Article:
CAEdevice wrote:
Fri Apr 27, 2018 9:13 pm
I would like to know your opinion about the cuts on the sides of the floor I have seen on the Mclaren. Something like that is present on Variante's car.
Yeah, as it's been said, their first effect is generating downforce just like a wing or a flap; the floor features either a lot of outwashing airflow with small pressure differential (so the cut acts like a wing) or a lot of pressure differential with some outwashing air (so the cut acts like a flap). At the end, there is no actual difference between the two, but you can see the different working principles: the former closer to the bargeboard and its outwash, the latter more rearwards, were the top of the floor is pressurized thanks to sidepod downwash.

As for its consequences on vortices, I'm not sure. I suspect that, if there are indeed sealing vortices along the edge of the floor, the cut we're talking about would increase its strenght and its downwashing effect.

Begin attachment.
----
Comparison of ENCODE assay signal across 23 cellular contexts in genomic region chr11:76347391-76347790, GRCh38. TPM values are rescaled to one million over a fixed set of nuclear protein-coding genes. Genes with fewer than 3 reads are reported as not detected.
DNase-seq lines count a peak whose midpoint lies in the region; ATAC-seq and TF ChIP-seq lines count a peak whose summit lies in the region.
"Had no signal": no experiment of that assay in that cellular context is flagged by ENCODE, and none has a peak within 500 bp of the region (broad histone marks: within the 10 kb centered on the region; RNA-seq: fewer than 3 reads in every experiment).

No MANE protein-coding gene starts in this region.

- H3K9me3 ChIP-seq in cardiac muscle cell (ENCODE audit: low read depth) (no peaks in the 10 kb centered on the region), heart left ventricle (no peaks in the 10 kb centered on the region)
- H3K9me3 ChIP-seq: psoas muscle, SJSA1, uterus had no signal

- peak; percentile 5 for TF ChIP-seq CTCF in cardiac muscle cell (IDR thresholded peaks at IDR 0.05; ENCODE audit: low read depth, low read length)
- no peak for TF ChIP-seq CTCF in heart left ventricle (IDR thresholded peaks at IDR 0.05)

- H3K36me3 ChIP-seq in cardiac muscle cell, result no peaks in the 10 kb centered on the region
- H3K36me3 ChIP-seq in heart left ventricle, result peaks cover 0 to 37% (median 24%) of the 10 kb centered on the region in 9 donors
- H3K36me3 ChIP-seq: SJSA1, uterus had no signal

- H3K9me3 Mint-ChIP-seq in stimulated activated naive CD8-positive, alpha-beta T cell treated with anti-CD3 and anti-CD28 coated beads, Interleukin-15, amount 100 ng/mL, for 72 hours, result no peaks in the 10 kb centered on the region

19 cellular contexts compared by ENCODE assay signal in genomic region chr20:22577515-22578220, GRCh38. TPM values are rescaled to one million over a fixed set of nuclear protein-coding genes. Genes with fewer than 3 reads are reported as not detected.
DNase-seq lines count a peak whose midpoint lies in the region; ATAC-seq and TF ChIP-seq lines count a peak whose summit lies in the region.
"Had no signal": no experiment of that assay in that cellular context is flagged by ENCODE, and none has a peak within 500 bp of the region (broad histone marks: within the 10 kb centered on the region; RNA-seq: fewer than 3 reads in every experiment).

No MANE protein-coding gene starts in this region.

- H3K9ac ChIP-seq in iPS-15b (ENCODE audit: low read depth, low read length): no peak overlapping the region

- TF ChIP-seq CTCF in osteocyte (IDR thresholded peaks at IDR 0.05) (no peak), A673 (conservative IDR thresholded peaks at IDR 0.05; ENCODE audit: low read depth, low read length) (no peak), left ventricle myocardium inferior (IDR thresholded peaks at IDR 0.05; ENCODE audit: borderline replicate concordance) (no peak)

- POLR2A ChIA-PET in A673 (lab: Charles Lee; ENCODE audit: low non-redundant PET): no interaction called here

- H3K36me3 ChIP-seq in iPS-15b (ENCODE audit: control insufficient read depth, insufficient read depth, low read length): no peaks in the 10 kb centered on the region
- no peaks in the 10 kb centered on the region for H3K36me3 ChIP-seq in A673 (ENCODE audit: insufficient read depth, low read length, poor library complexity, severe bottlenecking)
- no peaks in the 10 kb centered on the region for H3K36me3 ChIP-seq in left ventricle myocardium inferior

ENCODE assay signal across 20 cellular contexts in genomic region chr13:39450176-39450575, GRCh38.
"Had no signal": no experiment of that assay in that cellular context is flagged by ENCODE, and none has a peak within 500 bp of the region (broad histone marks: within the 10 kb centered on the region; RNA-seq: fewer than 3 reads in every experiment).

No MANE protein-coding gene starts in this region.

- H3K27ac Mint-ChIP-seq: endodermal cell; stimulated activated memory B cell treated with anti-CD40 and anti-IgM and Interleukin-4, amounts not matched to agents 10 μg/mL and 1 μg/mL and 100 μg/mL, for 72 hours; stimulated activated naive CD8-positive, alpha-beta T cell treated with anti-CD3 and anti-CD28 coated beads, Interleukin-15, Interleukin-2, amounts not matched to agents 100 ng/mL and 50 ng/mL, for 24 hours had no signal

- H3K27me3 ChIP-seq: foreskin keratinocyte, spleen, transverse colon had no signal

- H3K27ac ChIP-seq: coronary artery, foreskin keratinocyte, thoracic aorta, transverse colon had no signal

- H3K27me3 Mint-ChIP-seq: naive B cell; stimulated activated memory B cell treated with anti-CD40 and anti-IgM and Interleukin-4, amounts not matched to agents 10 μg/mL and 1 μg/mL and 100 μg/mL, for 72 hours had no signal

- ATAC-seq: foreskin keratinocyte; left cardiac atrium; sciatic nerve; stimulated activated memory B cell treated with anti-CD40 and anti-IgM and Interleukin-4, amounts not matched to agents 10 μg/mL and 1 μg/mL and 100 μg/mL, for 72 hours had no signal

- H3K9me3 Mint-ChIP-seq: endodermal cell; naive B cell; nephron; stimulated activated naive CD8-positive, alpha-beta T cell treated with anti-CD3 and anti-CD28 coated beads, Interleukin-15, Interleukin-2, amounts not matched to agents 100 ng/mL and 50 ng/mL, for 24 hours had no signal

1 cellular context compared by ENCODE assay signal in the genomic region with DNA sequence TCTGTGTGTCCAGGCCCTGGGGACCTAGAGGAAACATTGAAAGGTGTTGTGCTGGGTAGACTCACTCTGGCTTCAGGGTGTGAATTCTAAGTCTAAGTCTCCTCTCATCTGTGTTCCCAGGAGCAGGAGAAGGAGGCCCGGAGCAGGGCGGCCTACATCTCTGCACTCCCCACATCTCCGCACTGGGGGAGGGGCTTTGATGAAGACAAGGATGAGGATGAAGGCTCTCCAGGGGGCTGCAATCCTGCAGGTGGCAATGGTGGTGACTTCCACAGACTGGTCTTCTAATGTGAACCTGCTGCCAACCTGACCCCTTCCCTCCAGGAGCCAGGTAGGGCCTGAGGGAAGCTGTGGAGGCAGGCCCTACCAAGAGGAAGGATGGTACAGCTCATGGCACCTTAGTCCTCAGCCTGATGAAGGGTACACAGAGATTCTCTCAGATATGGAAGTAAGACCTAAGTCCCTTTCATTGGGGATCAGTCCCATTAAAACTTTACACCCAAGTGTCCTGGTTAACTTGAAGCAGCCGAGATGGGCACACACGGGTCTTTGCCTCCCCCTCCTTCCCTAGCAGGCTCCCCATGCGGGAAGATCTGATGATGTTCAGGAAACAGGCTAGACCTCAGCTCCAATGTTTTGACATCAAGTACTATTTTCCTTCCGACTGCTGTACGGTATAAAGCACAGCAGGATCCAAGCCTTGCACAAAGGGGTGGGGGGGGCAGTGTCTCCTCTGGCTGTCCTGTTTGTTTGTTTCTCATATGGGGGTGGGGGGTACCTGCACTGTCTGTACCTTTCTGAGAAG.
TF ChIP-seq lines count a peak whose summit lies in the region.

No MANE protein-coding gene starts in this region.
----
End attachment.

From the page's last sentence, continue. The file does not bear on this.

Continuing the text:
I don't think you're far off the mark at all, leading edge low pressure will "suck" upstream airflow, and further energize the diffuser, the effect is synergistic. Doubly so if the low pressure air is fenced in by vortecies along the floor. The fact the body above the floor is an air anchor further reinforces this point. The greater the mass off air is forced under the car the faster that mass will accelerate(due to constrained volume), if it can accelerate into the diffuser all the better. The tires aren't just slowing down that nice high velocity air mass and disturbing it, making it go in places where it's not wanted, or doesn't help. So all these little bastard wings and floor slots are to manage that as best as possible.

The good aero guys know how to use the tyre to their advantage they can find that little sweet spot where the tire is helping your floor sealing vortecies instead of ruining everything it interacts with.

The Williams has huge problems with turn in instability, which means that under initial yaw the car loses downforce, likely due to negative interaction with the tires and the diffuser. Fixing it isn't as simple as a floor tweak, it takes work upstream as well.